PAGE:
When Incase Takes Over MS Branded Keyboards, Then?

The announcement isn’t completely clear about exactly when this cutover will occur. When MS announced they’d  exit this segment of the hardware business (they’re sticking purely to Surface branded hardware going forward), they simply said they’d sell out of existing stock. Methinks Incase will need to ramp up and get going before the new incarnations of the old MS-branded items will reappear for sale.

Currently, my fave model under the old brand goes for about US$400 on Amazon. The last time I bought a pair was in 2020, and I paid US$108 for 2 of them from Newegg. I still have one unopened in the original box, but the one I’m typing on right now is about ready to be retired. It still works like a champ, but the keycaps for A, S, D, C, V and M are worn to invisibility, and many of the other right- and left-hand main keys are spotty at best. And I’ve spilled at least three coffees on this puppy over the past 3-4 years…

Hopefully, Incase Restores Rational Pricing

Most other vendors are selling ergonomic keyboards in the US$35 to $70 range (I just checked at Newegg). I’m hoping that means when Incase turns the tap back on they’ll fall somewhere in that range. If and when that happens, I’ll order another pair of keyboards. When I need a new one, I always order two, so I’ll have a spare in case something goes wrong with the one I put in service first. Fingers crossed.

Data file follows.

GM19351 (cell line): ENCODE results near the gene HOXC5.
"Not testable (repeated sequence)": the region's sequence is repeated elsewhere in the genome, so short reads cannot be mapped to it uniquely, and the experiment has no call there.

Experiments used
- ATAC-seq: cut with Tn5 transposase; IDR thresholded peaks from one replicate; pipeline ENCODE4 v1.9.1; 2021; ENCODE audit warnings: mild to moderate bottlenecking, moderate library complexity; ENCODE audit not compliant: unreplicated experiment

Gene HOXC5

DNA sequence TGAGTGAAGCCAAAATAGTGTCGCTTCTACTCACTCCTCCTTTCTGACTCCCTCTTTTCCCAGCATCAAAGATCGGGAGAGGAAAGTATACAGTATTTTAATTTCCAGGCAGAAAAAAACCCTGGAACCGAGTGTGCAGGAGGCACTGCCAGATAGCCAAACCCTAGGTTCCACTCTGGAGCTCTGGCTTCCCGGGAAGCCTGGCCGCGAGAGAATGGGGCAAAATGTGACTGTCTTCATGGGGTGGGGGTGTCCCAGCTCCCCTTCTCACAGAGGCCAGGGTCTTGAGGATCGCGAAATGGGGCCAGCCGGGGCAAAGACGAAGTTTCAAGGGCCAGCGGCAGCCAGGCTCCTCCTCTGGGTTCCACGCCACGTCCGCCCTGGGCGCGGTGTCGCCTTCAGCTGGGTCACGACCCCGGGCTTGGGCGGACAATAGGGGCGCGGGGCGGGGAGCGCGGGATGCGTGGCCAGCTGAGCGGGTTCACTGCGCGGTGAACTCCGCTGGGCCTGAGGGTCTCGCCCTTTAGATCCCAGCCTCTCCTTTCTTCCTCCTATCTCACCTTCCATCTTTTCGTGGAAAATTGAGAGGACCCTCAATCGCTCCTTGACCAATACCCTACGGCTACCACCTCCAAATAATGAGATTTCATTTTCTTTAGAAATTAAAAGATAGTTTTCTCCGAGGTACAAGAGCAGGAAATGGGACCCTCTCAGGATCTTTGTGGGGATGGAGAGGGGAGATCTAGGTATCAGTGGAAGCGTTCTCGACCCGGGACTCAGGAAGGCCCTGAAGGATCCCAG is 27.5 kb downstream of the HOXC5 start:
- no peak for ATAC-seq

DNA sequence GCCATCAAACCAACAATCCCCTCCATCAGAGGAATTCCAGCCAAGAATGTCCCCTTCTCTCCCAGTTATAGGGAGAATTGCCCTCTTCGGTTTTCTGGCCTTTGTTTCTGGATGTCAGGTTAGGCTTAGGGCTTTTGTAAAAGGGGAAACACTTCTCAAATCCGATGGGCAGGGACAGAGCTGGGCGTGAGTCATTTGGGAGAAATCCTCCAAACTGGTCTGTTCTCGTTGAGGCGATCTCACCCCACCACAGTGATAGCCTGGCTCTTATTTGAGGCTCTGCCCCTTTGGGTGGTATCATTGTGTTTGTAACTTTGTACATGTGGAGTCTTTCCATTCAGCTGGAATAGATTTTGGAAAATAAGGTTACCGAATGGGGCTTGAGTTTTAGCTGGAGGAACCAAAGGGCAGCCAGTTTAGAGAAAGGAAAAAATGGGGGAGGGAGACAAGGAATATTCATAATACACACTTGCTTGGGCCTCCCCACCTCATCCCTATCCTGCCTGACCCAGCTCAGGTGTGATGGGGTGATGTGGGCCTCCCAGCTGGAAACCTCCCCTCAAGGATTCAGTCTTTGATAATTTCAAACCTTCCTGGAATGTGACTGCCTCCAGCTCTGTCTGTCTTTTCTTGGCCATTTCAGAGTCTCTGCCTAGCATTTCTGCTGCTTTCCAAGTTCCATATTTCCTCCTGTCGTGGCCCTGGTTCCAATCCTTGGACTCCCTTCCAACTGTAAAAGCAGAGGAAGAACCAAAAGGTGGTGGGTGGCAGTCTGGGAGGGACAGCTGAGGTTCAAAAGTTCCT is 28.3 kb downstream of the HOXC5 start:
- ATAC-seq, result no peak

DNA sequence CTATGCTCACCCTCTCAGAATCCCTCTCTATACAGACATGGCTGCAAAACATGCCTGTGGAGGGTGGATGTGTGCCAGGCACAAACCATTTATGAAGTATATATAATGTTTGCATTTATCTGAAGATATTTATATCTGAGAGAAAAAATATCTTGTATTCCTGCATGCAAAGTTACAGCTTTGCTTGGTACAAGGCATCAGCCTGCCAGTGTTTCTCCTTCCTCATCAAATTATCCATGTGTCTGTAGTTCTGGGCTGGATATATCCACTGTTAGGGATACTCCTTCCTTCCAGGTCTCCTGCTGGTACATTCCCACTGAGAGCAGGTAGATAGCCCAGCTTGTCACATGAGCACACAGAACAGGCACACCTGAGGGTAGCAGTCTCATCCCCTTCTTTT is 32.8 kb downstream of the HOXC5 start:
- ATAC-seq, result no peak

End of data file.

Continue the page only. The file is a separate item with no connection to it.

At any rate, I’m grateful Incase took over these venerable mice and keyboards from MS. Hopefully, I’ll keep clacking away at the same layout until I decide to hang things up for my own retirement. Even then, I’m sure I’ll keep at least one around for old time’s sake.

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Repair Version Feature Update

Hey! I noticed something new and interesting yesterday. When MS pushed a feature update into the Beta Channel, it included a “(repair version)” label. That’s why I’m representing this as a repair version feature update, based strictly on the MS presentation in WU (see lead-in graphic above). Uncharacteristically, MS says nothing about this in its 22635.2921 announcement. It does say “This update includes a handful of fixes to improve overall reliability” under the General heading, though.

Is Repair Version Feature Update A New Thing?

Hard to say, except by watching to see if this falls into regular usage, or comes and goes without re-use. I think it’s a useful label because it designates the feature upgrade as bug-fix and reliability oriented.

As things played out on my Beta Channel Test PC (2018 vintage Lenovo X380 ThinkPad Yoga), it was a pretty lightweight feature update. The download and GUI install portion finished in 2-3 minutes, and the post-GUI/reboot phase took less than 2 minutes. The changelog is virtually non-existent. The only other item not already quoted reads:

[Input]

  • Fixed a high hitting tabtip.exe crash which was impacting the ability for some Windows Insiders to input text.

It’s always fun to catch MS slipping new terminology into the mix. It’s impossible not to wonder if it’s going to stick. Stay tuned: I’ll keep an eye out and let you know if and when it pops up again.

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Panasonic Utility Takes Roundabout Path

Heh! I have to chuckle about this one… In learning the ins and outs of the new Panasonic Toughbook FZ-55 I have in hand right now. I’ve been following instructions from the manual and, via e-mail, from the PR team. It’s been interesting. All of these sources have asked or advised me to “run the PC Information Viewer.” Good enough, but more interesting than it needs to be from a find & launch perspective. Indeed, this Panasonic utility takes roundabout path to get to the desktop. Let me explain…

Why I Say: Panasonic Utility Takes Roundabout Path

To begin, the tool is named PC Information Viewer. First, off I looked in the Start menu under “PC” and “Panasonic” (just in case, given its origins). Nada. Nothing under “All apps” matches this value.